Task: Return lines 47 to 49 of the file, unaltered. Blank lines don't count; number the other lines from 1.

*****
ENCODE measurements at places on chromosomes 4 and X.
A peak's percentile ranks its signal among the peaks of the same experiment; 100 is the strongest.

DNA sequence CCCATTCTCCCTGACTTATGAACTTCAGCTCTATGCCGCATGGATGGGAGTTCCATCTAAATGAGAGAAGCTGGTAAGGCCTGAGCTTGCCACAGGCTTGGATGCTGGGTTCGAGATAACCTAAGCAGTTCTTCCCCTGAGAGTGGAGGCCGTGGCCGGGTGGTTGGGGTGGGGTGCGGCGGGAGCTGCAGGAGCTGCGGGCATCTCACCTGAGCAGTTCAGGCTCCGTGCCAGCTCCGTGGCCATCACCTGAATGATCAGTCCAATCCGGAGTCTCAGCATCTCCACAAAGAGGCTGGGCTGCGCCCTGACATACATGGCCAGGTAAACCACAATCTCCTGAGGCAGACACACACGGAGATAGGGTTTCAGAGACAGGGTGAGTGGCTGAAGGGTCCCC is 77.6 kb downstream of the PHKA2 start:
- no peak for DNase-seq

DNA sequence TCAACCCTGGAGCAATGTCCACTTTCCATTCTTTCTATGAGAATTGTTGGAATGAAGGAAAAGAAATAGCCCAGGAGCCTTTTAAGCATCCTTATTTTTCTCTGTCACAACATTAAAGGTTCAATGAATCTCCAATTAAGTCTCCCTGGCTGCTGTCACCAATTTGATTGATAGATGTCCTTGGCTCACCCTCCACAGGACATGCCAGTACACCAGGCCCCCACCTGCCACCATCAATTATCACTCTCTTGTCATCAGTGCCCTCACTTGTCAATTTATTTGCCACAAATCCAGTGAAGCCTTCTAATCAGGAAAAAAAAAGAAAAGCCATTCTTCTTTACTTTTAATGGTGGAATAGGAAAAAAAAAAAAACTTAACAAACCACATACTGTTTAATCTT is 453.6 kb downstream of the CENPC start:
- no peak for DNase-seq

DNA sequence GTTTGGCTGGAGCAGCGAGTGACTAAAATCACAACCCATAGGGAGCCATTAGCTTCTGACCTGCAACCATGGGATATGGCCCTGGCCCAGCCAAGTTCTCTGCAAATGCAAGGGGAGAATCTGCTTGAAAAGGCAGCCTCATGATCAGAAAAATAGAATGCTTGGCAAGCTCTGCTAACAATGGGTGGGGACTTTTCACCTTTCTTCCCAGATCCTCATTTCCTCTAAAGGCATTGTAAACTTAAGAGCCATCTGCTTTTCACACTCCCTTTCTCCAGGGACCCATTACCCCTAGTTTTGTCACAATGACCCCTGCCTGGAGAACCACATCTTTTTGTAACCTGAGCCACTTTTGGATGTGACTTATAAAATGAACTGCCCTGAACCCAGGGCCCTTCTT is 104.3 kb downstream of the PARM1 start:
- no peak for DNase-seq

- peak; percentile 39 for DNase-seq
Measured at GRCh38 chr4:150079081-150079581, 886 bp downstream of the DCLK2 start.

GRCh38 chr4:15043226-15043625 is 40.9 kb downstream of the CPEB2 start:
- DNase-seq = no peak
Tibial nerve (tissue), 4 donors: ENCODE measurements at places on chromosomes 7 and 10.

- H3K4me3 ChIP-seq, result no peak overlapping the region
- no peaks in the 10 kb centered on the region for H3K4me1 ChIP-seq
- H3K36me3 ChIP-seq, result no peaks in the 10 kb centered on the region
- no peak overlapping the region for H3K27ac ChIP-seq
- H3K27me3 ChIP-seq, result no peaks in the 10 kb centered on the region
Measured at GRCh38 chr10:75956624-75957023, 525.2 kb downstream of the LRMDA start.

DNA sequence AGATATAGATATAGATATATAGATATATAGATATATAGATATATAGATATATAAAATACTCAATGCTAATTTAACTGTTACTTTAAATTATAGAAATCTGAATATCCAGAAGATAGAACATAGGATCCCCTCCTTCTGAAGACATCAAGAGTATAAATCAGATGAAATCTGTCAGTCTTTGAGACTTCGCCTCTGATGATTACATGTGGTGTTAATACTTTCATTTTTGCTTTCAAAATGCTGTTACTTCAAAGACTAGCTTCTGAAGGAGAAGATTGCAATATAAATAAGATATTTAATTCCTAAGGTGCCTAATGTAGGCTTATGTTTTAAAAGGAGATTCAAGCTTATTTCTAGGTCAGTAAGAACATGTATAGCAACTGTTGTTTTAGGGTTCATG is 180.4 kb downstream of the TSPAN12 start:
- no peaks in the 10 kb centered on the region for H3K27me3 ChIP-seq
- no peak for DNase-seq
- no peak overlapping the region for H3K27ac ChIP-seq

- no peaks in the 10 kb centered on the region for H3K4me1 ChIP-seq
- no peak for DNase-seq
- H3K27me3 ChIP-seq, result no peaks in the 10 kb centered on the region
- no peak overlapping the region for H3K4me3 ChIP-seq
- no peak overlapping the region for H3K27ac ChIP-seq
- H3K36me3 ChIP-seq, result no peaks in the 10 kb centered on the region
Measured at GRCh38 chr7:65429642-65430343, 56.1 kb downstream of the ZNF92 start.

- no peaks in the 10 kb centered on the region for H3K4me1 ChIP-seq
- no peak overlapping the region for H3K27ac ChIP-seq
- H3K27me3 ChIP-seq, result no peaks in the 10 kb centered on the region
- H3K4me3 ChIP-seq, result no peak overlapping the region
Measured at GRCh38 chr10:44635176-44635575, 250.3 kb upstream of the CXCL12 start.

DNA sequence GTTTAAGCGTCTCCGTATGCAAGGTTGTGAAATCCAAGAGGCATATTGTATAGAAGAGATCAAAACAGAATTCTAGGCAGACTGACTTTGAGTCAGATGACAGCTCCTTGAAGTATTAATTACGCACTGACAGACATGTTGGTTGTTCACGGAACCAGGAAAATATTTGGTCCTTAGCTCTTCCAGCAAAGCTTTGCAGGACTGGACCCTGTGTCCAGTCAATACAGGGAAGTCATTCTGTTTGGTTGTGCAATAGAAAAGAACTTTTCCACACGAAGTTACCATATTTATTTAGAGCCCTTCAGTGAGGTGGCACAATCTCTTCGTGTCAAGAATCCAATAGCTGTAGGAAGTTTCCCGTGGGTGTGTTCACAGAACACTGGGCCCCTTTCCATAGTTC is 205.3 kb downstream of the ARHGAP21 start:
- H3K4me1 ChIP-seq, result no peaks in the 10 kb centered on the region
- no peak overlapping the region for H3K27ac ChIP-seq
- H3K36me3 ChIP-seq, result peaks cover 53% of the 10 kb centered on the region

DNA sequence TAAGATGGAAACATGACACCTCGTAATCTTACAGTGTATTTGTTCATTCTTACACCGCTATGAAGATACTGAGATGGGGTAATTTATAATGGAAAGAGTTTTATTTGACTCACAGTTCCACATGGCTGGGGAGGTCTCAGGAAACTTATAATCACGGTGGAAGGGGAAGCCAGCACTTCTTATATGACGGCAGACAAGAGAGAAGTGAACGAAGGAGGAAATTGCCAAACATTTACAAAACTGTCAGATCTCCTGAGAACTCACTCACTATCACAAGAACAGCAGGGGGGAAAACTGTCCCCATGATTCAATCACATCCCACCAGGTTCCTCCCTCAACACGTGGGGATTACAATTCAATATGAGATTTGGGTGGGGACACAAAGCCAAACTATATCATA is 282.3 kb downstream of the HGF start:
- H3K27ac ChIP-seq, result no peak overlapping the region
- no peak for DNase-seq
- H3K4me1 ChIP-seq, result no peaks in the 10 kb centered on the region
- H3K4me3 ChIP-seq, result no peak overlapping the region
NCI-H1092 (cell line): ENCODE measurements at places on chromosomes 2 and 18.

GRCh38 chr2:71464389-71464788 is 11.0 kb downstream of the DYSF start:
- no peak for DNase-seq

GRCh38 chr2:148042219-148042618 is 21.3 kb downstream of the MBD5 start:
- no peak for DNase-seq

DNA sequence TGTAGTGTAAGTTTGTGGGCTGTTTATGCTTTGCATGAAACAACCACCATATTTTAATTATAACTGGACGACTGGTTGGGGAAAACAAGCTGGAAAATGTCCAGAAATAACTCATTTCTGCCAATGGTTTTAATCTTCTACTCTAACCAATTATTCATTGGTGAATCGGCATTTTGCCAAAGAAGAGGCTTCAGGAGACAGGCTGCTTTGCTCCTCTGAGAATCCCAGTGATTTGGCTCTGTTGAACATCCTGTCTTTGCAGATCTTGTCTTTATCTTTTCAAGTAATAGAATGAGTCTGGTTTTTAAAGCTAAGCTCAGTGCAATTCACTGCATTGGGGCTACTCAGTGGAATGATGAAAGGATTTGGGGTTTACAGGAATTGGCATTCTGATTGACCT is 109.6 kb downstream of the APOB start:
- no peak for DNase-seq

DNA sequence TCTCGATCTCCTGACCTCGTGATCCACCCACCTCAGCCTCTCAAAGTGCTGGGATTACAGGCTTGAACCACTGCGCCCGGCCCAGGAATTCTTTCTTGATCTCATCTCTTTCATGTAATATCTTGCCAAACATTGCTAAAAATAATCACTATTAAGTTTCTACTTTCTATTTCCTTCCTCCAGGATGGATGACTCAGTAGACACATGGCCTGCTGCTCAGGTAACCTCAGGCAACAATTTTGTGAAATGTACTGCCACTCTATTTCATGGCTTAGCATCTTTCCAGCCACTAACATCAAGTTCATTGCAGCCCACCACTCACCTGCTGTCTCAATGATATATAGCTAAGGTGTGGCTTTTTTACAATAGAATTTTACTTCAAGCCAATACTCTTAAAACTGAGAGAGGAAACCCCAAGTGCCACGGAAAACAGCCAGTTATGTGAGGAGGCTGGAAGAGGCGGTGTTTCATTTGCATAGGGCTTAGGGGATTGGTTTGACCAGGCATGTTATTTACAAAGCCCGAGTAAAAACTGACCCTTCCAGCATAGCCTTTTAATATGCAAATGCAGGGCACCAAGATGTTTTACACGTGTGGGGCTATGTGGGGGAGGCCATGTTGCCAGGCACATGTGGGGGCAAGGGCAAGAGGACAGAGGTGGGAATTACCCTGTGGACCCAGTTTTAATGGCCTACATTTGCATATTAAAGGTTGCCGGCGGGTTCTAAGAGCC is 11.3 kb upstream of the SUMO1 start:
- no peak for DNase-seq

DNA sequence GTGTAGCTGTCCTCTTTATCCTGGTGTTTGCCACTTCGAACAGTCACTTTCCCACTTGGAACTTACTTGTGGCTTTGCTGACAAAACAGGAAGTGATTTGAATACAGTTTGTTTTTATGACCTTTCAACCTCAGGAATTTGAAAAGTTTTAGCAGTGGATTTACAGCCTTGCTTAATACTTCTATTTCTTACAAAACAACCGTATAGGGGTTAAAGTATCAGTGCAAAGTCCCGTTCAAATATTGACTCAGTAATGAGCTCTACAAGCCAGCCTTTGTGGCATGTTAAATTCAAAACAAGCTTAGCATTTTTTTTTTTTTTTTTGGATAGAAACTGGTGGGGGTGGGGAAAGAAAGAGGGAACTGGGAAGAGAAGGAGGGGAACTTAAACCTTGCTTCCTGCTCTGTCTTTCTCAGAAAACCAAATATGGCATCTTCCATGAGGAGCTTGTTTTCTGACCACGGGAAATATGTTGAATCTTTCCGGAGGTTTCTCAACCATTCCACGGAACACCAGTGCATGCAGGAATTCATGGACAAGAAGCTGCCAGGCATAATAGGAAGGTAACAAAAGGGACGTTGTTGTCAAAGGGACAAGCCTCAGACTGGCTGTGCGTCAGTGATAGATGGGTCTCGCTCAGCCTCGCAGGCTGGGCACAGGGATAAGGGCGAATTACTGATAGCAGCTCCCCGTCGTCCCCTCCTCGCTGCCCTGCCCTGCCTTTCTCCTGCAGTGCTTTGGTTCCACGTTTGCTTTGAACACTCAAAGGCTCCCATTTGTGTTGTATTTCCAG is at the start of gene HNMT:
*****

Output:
- no peak for DNase-seq

GRCh38 chr2:148042219-148042618 is 21.3 kb downstream of the MBD5 start:
- no peak for DNase-seq